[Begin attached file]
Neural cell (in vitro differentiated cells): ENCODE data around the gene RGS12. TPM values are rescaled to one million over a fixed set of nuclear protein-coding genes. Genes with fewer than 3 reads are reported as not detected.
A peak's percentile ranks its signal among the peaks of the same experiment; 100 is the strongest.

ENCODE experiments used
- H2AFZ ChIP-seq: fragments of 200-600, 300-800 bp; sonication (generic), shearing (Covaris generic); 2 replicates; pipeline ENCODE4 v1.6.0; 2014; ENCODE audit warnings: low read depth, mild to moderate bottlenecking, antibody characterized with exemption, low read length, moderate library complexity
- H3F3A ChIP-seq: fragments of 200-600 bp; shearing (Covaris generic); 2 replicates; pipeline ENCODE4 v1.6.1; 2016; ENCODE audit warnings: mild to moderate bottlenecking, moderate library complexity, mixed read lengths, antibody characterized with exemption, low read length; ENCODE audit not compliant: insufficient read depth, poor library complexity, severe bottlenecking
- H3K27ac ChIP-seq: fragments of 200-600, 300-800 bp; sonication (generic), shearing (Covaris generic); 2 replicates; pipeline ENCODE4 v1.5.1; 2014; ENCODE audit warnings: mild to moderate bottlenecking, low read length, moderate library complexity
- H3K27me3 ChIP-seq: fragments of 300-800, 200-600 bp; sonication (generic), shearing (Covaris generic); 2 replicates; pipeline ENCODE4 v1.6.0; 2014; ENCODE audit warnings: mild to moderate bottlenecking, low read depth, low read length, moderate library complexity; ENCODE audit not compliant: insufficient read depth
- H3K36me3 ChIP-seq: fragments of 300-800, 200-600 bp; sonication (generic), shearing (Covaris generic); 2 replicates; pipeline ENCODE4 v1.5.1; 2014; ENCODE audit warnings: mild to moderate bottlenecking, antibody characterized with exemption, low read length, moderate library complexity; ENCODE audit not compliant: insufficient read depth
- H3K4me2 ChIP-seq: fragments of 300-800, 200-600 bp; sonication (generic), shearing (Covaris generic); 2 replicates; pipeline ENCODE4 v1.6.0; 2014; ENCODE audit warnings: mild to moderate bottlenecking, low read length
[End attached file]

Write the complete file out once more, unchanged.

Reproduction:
Neural cell (in vitro differentiated cells): ENCODE data around the gene RGS12. TPM values are rescaled to one million over a fixed set of nuclear protein-coding genes. Genes with fewer than 3 reads are reported as not detected.
A peak's percentile ranks its signal among the peaks of the same experiment; 100 is the strongest.

ENCODE experiments used
- H2AFZ ChIP-seq: fragments of 200-600, 300-800 bp; sonication (generic), shearing (Covaris generic); 2 replicates; pipeline ENCODE4 v1.6.0; 2014; ENCODE audit warnings: low read depth, mild to moderate bottlenecking, antibody characterized with exemption, low read length, moderate library complexity
- H3F3A ChIP-seq: fragments of 200-600 bp; shearing (Covaris generic); 2 replicates; pipeline ENCODE4 v1.6.1; 2016; ENCODE audit warnings: mild to moderate bottlenecking, moderate library complexity, mixed read lengths, antibody characterized with exemption, low read length; ENCODE audit not compliant: insufficient read depth, poor library complexity, severe bottlenecking
- H3K27ac ChIP-seq: fragments of 200-600, 300-800 bp; sonication (generic), shearing (Covaris generic); 2 replicates; pipeline ENCODE4 v1.5.1; 2014; ENCODE audit warnings: mild to moderate bottlenecking, low read length, moderate library complexity
- H3K27me3 ChIP-seq: fragments of 300-800, 200-600 bp; sonication (generic), shearing (Covaris generic); 2 replicates; pipeline ENCODE4 v1.6.0; 2014; ENCODE audit warnings: mild to moderate bottlenecking, low read depth, low read length, moderate library complexity; ENCODE audit not compliant: insufficient read depth
- H3K36me3 ChIP-seq: fragments of 300-800, 200-600 bp; sonication (generic), shearing (Covaris generic); 2 replicates; pipeline ENCODE4 v1.5.1; 2014; ENCODE audit warnings: mild to moderate bottlenecking, antibody characterized with exemption, low read length, moderate library complexity; ENCODE audit not compliant: insufficient read depth
- H3K4me2 ChIP-seq: fragments of 300-800, 200-600 bp; sonication (generic), shearing (Covaris generic); 2 replicates; pipeline ENCODE4 v1.6.0; 2014; ENCODE audit warnings: mild to moderate bottlenecking, low read length